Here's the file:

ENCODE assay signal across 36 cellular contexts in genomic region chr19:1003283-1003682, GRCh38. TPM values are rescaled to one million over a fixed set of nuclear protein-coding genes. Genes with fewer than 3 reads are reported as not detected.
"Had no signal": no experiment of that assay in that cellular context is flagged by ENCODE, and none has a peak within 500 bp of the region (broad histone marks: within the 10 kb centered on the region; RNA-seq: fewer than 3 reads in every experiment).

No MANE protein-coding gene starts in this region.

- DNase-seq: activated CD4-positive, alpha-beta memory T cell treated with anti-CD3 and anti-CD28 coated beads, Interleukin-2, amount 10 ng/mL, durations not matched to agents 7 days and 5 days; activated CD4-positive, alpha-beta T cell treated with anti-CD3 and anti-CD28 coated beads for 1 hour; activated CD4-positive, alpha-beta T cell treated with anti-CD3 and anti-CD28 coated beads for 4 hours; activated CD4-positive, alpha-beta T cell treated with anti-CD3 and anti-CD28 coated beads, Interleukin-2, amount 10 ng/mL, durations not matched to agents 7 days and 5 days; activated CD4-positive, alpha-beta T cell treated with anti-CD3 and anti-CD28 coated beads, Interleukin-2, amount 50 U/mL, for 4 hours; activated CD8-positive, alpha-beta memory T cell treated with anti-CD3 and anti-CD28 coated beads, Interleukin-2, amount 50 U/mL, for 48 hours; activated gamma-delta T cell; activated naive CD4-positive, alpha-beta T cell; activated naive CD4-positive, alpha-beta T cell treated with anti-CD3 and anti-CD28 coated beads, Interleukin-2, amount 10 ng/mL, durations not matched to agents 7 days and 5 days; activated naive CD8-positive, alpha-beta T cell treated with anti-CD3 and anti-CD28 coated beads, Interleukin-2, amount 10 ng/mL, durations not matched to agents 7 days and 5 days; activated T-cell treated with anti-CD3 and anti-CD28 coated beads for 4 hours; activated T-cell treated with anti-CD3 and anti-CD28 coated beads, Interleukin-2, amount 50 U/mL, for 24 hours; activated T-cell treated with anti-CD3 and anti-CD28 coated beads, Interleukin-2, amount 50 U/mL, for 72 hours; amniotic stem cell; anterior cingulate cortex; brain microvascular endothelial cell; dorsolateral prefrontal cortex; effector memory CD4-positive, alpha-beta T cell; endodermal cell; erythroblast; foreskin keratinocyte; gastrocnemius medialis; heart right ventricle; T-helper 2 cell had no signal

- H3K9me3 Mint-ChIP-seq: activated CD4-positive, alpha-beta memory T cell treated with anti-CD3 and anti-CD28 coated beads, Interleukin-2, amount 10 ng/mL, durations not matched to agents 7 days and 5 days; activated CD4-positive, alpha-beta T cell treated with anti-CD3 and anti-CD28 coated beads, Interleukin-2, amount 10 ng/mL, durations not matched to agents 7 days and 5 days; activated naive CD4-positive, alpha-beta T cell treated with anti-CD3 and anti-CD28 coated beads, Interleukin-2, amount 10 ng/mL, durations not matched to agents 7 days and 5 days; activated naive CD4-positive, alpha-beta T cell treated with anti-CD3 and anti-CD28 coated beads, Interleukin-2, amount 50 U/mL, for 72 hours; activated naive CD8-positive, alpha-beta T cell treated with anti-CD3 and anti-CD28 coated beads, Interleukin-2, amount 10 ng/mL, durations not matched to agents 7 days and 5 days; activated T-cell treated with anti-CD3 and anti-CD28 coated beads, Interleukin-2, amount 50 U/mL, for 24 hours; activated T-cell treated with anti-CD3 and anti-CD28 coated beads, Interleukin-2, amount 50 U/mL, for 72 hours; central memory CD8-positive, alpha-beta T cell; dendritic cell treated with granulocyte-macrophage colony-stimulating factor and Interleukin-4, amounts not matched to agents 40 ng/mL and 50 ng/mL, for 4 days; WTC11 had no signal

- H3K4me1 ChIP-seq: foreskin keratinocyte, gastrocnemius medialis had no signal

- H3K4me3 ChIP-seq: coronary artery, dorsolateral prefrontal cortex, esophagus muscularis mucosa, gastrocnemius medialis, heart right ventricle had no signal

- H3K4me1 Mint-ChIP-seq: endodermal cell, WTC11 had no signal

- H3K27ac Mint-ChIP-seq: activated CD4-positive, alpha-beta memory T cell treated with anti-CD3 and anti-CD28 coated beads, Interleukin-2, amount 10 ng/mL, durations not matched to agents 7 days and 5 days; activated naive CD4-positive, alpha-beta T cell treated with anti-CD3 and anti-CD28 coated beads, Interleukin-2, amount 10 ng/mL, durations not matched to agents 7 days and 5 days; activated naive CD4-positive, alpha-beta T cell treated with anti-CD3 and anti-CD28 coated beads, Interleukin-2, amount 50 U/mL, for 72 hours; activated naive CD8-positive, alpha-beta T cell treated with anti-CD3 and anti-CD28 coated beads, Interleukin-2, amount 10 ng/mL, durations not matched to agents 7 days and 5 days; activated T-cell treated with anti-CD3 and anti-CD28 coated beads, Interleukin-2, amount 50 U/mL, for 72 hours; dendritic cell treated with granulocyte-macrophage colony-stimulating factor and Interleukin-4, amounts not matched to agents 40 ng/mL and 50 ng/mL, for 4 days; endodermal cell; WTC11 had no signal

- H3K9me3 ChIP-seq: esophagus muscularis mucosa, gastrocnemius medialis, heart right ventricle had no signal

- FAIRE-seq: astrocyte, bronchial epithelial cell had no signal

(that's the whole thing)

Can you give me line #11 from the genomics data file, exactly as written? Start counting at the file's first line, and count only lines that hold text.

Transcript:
- FAIRE-seq: astrocyte, bronchial epithelial cell had no signal